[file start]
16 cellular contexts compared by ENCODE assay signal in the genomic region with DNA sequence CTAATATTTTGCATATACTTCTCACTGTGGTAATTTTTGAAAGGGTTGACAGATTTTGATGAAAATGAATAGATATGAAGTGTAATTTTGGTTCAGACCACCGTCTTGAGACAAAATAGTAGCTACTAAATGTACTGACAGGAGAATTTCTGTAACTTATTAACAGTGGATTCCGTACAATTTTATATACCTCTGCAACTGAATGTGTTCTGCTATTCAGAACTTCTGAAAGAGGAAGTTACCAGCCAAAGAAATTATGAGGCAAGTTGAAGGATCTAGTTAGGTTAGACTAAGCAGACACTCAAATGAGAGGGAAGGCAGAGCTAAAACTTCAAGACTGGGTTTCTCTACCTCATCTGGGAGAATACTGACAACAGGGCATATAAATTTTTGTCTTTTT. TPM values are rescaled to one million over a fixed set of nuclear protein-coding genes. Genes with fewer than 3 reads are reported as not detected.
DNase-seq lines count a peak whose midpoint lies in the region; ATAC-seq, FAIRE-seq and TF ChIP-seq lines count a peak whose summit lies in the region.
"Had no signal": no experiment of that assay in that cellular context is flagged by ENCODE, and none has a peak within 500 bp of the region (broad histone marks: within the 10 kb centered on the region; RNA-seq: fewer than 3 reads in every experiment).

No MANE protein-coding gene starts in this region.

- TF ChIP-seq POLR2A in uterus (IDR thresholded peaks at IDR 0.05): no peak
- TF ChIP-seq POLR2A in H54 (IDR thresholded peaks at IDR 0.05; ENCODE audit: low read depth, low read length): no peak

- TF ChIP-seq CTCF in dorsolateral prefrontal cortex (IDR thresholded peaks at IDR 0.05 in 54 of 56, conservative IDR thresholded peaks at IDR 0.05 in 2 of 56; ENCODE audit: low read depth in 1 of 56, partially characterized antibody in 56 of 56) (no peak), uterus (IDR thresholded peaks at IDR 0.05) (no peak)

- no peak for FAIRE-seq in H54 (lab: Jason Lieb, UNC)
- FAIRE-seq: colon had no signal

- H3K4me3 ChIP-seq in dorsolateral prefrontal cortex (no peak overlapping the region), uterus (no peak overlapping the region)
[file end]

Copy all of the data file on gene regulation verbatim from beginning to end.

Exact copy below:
16 cellular contexts compared by ENCODE assay signal in the genomic region with DNA sequence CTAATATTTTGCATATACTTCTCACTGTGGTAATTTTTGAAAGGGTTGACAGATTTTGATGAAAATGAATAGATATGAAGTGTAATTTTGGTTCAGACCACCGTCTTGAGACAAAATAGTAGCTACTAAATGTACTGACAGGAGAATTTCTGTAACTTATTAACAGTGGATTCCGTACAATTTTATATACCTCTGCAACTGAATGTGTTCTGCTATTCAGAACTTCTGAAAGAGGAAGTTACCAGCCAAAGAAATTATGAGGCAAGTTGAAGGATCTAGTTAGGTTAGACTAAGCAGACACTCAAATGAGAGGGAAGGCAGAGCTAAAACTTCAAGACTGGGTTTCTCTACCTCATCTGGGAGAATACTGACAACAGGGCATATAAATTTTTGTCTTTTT. TPM values are rescaled to one million over a fixed set of nuclear protein-coding genes. Genes with fewer than 3 reads are reported as not detected.
DNase-seq lines count a peak whose midpoint lies in the region; ATAC-seq, FAIRE-seq and TF ChIP-seq lines count a peak whose summit lies in the region.
"Had no signal": no experiment of that assay in that cellular context is flagged by ENCODE, and none has a peak within 500 bp of the region (broad histone marks: within the 10 kb centered on the region; RNA-seq: fewer than 3 reads in every experiment).

No MANE protein-coding gene starts in this region.

- TF ChIP-seq POLR2A in uterus (IDR thresholded peaks at IDR 0.05): no peak
- TF ChIP-seq POLR2A in H54 (IDR thresholded peaks at IDR 0.05; ENCODE audit: low read depth, low read length): no peak

- TF ChIP-seq CTCF in dorsolateral prefrontal cortex (IDR thresholded peaks at IDR 0.05 in 54 of 56, conservative IDR thresholded peaks at IDR 0.05 in 2 of 56; ENCODE audit: low read depth in 1 of 56, partially characterized antibody in 56 of 56) (no peak), uterus (IDR thresholded peaks at IDR 0.05) (no peak)

- no peak for FAIRE-seq in H54 (lab: Jason Lieb, UNC)
- FAIRE-seq: colon had no signal

- H3K4me3 ChIP-seq in dorsolateral prefrontal cortex (no peak overlapping the region), uterus (no peak overlapping the region)